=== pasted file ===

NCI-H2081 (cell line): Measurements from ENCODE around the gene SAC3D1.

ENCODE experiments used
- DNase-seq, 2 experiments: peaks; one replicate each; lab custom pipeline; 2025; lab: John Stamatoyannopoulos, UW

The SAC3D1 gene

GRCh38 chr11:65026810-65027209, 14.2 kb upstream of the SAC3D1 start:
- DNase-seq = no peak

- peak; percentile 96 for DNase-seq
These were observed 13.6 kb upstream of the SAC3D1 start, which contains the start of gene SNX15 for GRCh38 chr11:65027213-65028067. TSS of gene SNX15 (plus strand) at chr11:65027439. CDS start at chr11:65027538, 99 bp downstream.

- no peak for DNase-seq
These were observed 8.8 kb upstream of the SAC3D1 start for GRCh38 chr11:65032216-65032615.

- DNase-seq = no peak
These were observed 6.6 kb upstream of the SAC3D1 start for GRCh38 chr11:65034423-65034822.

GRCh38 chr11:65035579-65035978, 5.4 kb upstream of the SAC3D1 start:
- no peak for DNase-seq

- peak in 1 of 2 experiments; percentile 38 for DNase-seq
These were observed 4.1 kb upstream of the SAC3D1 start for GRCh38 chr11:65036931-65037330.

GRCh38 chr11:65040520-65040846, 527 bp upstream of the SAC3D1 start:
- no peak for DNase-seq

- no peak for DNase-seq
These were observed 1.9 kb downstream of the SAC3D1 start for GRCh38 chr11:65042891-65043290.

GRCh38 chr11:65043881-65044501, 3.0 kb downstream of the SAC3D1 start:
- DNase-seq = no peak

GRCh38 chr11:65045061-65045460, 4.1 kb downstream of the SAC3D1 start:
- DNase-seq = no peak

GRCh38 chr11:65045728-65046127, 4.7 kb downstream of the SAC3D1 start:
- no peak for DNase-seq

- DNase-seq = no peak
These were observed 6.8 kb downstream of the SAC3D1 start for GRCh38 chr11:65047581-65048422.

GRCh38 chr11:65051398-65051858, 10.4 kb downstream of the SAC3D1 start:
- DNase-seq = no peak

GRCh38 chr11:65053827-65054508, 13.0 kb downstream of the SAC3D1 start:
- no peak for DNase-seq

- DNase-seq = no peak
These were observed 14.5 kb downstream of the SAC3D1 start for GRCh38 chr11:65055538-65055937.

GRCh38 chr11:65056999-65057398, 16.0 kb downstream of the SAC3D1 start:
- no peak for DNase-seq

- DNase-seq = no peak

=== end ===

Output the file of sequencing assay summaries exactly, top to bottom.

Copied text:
NCI-H2081 (cell line): Measurements from ENCODE around the gene SAC3D1.

ENCODE experiments used
- DNase-seq, 2 experiments: peaks; one replicate each; lab custom pipeline; 2025; lab: John Stamatoyannopoulos, UW

The SAC3D1 gene

GRCh38 chr11:65026810-65027209, 14.2 kb upstream of the SAC3D1 start:
- DNase-seq = no peak

- peak; percentile 96 for DNase-seq
These were observed 13.6 kb upstream of the SAC3D1 start, which contains the start of gene SNX15 for GRCh38 chr11:65027213-65028067. TSS of gene SNX15 (plus strand) at chr11:65027439. CDS start at chr11:65027538, 99 bp downstream.

- no peak for DNase-seq
These were observed 8.8 kb upstream of the SAC3D1 start for GRCh38 chr11:65032216-65032615.

- DNase-seq = no peak
These were observed 6.6 kb upstream of the SAC3D1 start for GRCh38 chr11:65034423-65034822.

GRCh38 chr11:65035579-65035978, 5.4 kb upstream of the SAC3D1 start:
- no peak for DNase-seq

- peak in 1 of 2 experiments; percentile 38 for DNase-seq
These were observed 4.1 kb upstream of the SAC3D1 start for GRCh38 chr11:65036931-65037330.

GRCh38 chr11:65040520-65040846, 527 bp upstream of the SAC3D1 start:
- no peak for DNase-seq

- no peak for DNase-seq
These were observed 1.9 kb downstream of the SAC3D1 start for GRCh38 chr11:65042891-65043290.

GRCh38 chr11:65043881-65044501, 3.0 kb downstream of the SAC3D1 start:
- DNase-seq = no peak

GRCh38 chr11:65045061-65045460, 4.1 kb downstream of the SAC3D1 start:
- DNase-seq = no peak

GRCh38 chr11:65045728-65046127, 4.7 kb downstream of the SAC3D1 start:
- no peak for DNase-seq

- DNase-seq = no peak
These were observed 6.8 kb downstream of the SAC3D1 start for GRCh38 chr11:65047581-65048422.

GRCh38 chr11:65051398-65051858, 10.4 kb downstream of the SAC3D1 start:
- DNase-seq = no peak

GRCh38 chr11:65053827-65054508, 13.0 kb downstream of the SAC3D1 start:
- no peak for DNase-seq

- DNase-seq = no peak
These were observed 14.5 kb downstream of the SAC3D1 start for GRCh38 chr11:65055538-65055937.

GRCh38 chr11:65056999-65057398, 16.0 kb downstream of the SAC3D1 start:
- no peak for DNase-seq

- DNase-seq = no peak